This natural aloofness was compounded by the large amounts of marijuana that the band smoked and often resulted in moody and erratic live performances. Indeed, the contemporary music press was extremely critical of the Byrds' abilities as a live act during the mid-1960s, with the reaction from the British media during the band's August 1965 tour of England being particularly scathing.
This 1965 English tour was largely orchestrated by the group's publicist Derek Taylor, in an attempt to capitalize on the number 1 chart success of the "Mr. Tambourine Man" single. Unfortunately, the tour was overhyped from the start, with the band being touted as "America's answer to the Beatles", a label that proved impossible for the Byrds to live up to. During concert performances, a combination of poor sound, group illness, ragged musicianship, and the band's notoriously lackluster stage presence, all combined to alienate audiences and served to provoke a merciless castigating of the band in the British press.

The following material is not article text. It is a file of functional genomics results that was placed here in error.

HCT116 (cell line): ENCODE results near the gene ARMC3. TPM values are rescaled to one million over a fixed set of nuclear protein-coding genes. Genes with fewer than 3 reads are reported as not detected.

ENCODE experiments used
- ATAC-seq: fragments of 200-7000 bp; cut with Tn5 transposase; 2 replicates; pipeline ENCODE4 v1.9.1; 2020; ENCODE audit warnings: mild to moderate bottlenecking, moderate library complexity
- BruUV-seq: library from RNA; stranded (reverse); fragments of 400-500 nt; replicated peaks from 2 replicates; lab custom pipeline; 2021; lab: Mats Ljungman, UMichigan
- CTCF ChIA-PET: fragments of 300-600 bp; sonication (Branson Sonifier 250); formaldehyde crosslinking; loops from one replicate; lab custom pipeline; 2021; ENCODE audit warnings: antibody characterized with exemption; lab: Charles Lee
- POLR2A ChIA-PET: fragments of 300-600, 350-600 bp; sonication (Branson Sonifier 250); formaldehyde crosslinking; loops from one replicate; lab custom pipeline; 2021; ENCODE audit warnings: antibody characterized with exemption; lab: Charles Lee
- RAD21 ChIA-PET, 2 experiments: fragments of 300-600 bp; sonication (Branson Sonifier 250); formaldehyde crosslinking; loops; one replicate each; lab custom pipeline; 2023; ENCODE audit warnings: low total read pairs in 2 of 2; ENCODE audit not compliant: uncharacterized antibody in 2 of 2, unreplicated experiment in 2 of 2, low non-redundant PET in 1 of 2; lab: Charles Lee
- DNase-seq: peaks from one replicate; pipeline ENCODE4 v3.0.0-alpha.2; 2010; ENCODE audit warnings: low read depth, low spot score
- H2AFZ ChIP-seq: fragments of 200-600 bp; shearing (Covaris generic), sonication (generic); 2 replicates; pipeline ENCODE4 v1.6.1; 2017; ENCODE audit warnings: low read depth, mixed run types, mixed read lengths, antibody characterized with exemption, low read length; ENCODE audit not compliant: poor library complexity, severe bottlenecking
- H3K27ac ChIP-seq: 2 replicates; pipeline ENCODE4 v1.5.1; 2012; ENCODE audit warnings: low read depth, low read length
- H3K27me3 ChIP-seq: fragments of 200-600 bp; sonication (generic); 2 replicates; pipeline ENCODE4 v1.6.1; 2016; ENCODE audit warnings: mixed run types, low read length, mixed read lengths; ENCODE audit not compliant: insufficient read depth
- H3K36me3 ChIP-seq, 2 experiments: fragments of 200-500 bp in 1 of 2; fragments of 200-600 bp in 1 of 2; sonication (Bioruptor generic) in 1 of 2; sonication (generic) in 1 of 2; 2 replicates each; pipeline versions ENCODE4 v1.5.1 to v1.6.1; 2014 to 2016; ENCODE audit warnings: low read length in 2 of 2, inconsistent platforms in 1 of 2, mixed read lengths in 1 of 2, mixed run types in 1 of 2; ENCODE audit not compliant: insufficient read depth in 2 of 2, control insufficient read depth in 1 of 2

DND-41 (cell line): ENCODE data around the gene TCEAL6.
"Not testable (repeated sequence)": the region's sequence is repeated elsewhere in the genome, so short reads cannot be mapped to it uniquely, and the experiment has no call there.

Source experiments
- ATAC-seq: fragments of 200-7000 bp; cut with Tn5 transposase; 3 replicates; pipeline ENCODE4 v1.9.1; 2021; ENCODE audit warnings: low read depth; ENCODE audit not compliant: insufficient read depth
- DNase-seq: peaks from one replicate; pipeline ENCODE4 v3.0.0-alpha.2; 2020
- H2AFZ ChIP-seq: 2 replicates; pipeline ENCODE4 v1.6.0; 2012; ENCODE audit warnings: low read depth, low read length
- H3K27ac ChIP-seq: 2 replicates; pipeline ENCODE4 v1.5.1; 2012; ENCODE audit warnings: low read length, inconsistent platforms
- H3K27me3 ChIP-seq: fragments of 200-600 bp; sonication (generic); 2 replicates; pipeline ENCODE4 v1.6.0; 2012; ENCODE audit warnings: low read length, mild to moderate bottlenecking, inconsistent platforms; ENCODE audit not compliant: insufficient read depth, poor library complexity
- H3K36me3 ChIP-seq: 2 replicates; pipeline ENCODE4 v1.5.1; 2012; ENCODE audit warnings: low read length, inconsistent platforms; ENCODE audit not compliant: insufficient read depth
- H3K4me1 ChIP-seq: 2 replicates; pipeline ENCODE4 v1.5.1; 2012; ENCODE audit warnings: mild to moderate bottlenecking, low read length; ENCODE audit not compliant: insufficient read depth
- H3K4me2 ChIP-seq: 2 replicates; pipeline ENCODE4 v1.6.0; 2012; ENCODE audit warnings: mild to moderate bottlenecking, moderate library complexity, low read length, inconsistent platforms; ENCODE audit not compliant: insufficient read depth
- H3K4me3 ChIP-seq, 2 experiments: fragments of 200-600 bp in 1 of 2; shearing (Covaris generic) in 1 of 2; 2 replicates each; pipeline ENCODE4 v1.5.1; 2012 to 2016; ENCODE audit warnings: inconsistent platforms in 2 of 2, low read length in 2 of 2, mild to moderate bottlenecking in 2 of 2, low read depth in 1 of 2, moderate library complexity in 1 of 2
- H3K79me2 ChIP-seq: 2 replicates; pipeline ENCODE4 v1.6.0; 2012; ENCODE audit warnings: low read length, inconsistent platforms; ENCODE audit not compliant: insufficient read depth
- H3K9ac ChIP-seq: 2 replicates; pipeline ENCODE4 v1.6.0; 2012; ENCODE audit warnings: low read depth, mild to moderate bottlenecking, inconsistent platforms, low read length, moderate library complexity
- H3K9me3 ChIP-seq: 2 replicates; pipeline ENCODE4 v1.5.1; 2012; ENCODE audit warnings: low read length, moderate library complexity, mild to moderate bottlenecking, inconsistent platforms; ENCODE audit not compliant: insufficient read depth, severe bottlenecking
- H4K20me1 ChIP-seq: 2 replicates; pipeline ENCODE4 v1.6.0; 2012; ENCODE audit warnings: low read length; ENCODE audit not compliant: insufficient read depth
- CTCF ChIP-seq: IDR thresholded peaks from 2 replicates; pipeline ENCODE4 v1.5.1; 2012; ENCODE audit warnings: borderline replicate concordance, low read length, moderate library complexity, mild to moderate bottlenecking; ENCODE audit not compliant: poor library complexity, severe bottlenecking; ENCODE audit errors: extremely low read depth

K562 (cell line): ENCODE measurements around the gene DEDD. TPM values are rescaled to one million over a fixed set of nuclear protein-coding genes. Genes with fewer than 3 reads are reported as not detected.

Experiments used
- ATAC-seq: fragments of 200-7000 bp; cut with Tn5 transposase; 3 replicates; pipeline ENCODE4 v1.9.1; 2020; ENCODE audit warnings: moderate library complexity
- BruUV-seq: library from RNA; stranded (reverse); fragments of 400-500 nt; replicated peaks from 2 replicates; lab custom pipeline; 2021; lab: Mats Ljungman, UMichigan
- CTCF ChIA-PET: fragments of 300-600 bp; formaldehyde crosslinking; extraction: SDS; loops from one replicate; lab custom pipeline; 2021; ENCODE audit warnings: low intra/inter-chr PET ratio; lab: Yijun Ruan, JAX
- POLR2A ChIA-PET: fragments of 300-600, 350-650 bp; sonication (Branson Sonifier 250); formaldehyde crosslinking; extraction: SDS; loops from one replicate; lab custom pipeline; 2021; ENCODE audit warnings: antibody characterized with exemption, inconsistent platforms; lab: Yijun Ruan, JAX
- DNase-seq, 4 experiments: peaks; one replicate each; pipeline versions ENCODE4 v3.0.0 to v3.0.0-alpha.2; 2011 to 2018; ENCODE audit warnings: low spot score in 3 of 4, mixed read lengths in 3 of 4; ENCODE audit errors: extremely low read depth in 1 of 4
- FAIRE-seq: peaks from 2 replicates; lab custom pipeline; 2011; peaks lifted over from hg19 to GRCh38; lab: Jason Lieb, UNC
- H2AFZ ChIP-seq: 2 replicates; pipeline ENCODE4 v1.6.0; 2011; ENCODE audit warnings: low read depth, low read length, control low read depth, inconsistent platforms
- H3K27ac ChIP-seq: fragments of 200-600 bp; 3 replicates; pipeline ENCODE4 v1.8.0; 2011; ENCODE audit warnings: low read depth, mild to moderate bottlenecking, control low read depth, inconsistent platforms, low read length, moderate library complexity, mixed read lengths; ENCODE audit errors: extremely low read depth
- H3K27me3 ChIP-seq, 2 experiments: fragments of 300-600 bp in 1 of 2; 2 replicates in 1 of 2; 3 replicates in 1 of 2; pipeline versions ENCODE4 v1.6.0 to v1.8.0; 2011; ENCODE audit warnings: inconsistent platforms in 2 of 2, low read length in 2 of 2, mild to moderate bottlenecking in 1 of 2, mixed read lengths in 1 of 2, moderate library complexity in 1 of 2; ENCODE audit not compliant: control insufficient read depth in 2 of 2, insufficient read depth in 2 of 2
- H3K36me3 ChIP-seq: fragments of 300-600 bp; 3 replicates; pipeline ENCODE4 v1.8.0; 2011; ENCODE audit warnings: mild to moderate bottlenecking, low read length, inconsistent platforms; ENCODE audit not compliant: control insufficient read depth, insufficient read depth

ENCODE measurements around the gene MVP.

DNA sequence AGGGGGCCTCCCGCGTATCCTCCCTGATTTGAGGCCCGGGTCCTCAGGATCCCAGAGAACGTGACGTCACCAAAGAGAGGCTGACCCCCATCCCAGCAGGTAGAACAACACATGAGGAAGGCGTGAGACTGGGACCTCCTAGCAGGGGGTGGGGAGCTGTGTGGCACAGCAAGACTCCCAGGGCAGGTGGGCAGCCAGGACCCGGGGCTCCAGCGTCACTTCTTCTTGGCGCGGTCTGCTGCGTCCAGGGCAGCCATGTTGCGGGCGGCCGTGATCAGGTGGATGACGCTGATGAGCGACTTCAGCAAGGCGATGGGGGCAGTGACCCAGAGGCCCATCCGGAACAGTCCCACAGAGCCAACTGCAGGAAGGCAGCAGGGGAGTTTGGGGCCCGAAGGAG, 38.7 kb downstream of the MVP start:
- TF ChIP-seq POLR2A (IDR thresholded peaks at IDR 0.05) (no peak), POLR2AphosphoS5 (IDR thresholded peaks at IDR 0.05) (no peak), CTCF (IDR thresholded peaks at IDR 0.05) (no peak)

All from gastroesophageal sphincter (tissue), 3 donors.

However, the tour did enable the band to meet and socialize with a number of top English groups, including the Rolling Stones and the Beatles. In particular, the band's relationship with the Beatles would prove important for both acts, with the two groups again meeting in Los Angeles some weeks later, upon the Byrds' return to America. During this period of fraternization, the Beatles were vocal in their support of the Byrds, publicly acknowledging them as creative competitors and naming them as their favorite American group.